Fist of Fury 1991

This early Stephen Chow vehicle came out only a year after his first major comedic success (All for the Winner) and it seems to show a less sure hand than he was to display in his future films. The film contains a certain scattershot approach that works on occasion, but often left me feeling more bemused than amused. Many of his trademark comic devices are present – film parodies (God of Gamblers, Rocky, Fist of Fury, A Better Tomorrow), the underdog makes good, the innocent from the sticks, the quizzical stare - but they are not quite as finely tuned as they were to become. Still, there are certainly a number of laughs contained within.
Stephen Chow, Kenny Bee, Cheung Man, Vincent Wan
Chow shows up in HK from the Mainland with no particular skills besides an incredibly powerful right arm that can lift coke machines and knock people back some thirty feet. Knowing the destructive power of this arm though, he avoids using it unless absolutely forced to. He loses the address of his relative and then has his luggage stolen by petty thief, Kenny Bee. Chow gives chase and the two of them indulge in a terrifically amusing bullet ballet - except instead of bullets they are launching gobs of spit at one another.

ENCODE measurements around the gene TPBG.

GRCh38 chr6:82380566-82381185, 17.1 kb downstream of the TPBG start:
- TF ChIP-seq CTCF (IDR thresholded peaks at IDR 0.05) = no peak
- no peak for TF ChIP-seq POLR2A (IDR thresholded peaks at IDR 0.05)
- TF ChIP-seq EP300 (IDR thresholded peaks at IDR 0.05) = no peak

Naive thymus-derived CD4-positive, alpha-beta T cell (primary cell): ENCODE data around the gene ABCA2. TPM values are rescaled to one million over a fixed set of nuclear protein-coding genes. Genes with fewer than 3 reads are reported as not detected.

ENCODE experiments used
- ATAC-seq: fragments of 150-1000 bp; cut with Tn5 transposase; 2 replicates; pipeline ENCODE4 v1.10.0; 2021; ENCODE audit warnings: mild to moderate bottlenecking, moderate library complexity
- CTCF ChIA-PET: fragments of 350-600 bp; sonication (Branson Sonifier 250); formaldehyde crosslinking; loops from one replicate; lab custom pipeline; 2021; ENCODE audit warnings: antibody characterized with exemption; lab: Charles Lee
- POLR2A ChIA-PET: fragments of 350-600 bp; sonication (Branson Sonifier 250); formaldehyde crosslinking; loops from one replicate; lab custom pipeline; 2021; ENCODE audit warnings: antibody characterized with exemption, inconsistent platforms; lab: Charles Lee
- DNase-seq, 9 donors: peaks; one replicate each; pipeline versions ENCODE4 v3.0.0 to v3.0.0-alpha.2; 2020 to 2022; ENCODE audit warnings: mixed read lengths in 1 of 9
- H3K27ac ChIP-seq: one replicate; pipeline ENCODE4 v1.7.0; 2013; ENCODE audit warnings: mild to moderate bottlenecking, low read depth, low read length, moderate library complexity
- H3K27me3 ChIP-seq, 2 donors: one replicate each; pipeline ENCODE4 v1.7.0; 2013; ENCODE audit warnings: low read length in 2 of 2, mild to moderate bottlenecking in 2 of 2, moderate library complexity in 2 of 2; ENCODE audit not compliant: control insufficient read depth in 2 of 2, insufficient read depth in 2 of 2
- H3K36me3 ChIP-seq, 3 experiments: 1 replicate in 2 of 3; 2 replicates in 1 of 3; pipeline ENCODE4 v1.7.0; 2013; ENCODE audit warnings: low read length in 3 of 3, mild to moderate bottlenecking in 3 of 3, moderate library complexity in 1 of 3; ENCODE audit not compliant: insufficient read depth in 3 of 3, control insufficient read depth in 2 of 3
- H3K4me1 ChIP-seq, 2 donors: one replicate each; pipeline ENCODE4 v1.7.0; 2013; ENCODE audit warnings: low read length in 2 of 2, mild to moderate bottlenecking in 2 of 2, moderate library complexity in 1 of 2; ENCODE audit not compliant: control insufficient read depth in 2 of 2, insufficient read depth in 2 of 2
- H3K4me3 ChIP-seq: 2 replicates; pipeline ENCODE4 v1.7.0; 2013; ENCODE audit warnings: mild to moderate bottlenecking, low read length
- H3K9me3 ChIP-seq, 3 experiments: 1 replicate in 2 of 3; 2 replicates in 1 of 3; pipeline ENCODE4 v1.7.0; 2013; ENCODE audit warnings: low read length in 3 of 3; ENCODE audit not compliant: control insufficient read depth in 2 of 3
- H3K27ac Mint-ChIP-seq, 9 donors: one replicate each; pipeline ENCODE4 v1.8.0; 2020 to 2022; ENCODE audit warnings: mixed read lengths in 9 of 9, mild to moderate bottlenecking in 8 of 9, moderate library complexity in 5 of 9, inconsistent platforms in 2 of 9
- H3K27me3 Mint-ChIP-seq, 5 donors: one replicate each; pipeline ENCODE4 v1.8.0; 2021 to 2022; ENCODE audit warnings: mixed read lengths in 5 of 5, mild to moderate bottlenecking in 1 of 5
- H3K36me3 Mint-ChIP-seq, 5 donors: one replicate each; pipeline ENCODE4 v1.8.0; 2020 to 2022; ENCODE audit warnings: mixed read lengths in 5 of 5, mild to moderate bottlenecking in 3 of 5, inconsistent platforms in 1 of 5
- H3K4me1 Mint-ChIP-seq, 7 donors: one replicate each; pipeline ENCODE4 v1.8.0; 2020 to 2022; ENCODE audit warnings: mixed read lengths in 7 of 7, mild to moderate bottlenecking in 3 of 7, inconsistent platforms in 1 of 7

Eventually, they make amends, room together and try to make good in HK. The only real opportunity is for Chow to enter into a martial arts contest that has a prize of $10MM - but a martial arts school has to sponsor him. So he first joins one run by Shing Fui On who turns out to be nothing more than a crook. Later though Chow saves a legitimate master (Corey Yuen Kwai) from being attacked and he is taken on as a student of Corey’s. Corey's daughter is Cheung Man (one of Chow's favorite co-stars) and the two are attracted to one another immediately. The adopted son, Vincent Wan, is far from pleased.

Some other amusing routines come along the way - as a training exercise Chow has to go in and rob a bank - and is given the note to show the tellers by his master. Chow thinks this is a little odd, but goes through with it - and unbeknown to him the note reads "I want to steal your virginity". The female tellers keep telling him they don't have it until he gets to a portly lady who is only to happy to hand it over to him. Chow is later congratulated for being the only thief to have stolen "virtue".